Confirmations seem to fill the walls of the Bethany Baha’i Centre of Learning as dedicated volunteers work to bring the centre up to code.
Emad Toukan, Property Manager at Bethany, invited Hamed Saberi to give input into the kitchen renovation at the centre. Not only is Hamed a professional kitchen designer and cabinet maker but he also has experience volunteering as a supervisor in a soup kitchen in Oshawa that caters for up to 150 people.
Hamed immediately saw that the cabinetry and flooring needed to be replaced. As for the layout, he said, “It was the worst!”
Hamed completely overhauled the design of the kitchen from floor to ceiling. The new design will serve the large number of people relying on it to keep them well fed during future trainings.
“In addition to looking good, it will be waterproof, sturdy and flexible,” he said.
Emad initially consulted Anthony Lohan about lawnmowers and pest control for Bethany before asking him to help with the kitchen renovation. Anthony, who has a background in landscaping and renovation said, “It’s almost harder to do a renovation because you have to match the old with the new and figure out when to stop pulling things down.”
To Anthony, the kitchen is the heart of the facility.“When it is fully functioning, it will support everything else.”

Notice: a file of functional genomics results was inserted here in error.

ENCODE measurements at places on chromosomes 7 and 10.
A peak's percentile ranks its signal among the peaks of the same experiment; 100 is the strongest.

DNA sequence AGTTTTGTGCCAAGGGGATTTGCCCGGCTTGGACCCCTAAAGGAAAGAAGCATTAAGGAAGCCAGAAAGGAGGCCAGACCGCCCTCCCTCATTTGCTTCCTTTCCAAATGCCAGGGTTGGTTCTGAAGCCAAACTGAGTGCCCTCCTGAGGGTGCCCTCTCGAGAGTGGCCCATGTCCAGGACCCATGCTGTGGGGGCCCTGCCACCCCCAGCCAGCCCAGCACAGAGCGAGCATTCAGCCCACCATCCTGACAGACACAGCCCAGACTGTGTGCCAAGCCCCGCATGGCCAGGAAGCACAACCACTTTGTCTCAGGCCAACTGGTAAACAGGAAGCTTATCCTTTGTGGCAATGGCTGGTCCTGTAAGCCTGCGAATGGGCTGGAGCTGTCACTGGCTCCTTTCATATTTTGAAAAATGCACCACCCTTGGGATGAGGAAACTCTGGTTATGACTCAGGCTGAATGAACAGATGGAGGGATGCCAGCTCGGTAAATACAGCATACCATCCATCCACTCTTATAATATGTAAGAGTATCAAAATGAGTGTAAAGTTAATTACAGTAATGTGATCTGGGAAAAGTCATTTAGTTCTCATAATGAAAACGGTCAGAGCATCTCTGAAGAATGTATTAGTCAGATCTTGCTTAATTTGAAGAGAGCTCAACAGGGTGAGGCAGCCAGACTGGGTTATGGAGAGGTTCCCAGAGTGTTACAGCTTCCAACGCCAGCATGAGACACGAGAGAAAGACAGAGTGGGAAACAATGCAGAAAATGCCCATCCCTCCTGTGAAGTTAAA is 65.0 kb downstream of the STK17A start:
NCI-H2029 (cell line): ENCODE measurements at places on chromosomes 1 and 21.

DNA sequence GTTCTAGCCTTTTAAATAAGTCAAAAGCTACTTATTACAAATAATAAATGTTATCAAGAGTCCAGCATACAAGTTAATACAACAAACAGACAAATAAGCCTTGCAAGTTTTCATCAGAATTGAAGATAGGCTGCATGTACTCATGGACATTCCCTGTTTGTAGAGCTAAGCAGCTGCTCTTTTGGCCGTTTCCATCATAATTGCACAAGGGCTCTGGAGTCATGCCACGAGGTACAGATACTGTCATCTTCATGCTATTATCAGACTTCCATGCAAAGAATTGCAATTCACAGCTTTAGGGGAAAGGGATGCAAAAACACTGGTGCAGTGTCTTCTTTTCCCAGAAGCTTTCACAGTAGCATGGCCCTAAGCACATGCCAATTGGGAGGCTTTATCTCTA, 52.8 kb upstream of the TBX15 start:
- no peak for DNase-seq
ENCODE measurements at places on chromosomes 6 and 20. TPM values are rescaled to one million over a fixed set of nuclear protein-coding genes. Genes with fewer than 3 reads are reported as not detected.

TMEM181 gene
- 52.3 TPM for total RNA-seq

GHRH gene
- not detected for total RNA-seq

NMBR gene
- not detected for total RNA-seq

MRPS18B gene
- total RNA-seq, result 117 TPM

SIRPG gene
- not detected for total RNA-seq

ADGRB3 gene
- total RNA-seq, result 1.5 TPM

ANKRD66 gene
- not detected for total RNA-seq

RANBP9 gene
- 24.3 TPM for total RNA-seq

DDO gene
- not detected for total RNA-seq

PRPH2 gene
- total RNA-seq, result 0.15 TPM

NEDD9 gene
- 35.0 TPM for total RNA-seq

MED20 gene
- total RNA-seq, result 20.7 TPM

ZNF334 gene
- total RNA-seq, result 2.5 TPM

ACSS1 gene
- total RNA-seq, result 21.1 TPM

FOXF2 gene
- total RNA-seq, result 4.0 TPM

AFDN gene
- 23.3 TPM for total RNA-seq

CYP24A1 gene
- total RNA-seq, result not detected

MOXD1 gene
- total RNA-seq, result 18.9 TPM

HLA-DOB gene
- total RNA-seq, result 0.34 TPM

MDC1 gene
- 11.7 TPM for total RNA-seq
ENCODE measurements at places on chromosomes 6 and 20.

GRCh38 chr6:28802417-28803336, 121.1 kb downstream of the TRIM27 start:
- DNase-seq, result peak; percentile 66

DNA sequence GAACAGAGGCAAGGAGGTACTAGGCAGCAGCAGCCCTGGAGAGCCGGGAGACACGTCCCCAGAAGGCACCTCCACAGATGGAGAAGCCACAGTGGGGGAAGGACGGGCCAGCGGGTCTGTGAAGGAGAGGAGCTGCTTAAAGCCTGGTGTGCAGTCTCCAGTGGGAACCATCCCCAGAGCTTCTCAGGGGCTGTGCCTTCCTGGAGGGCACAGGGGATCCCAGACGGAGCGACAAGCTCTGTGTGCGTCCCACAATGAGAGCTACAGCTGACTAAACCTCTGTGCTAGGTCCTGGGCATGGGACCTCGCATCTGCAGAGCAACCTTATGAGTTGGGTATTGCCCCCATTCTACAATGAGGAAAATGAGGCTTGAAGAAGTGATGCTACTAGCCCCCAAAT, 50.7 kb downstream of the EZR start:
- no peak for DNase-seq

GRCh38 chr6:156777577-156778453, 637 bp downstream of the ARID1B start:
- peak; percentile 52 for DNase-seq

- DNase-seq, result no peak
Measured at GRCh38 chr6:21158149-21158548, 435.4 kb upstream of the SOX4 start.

Consultation helped to determine what needed to be done to prepare the space for the installations and flooring. Appliances that could be salvaged included: an industrial dishwasher, two stoves, a massive fridge/cooler and two sinks, all of which had to be disconnected and moved. Volunteers sanded the grimy stoves down to gleaming metal. They tore down the cabinetry and ripped up the old vinyl flooring – no small feat in this 30 by 20-foot room. Aida Ghodrati, one of a number of hard working volunteers, couldn’t feel her knuckles for two days after removing a portion of concrete flooring with a hammer.
To ensure all construction is up to code professional tradesmen are required, and there was never a lack of helping hands. “It’s like a miracle,” said Hamed. “All we have to do is think about what help we need next and Bahá’ís in those trades arise to meet that need.”
In the final stages of their prep work, while David Gossen installed drywall, Anthony replaced a flimsy divider leading to the basement with help from Emily Dragoman. Though Emily is an experienced woodworker herself, she had never built a wall before. “But I followed Anthony’s lead,” she said. “He made the cuts and I installed all the different pieces. We built an extremely strong knee wall.”
Emily said she was “blown away” by the number of volunteers who have achieved so much despite the challenges of working during a pandemic. No doubt those sacrificial souls are indeed, as Hamed said, “…doing it for Baháʼu’lláh.”
A version of this article originally appeared here.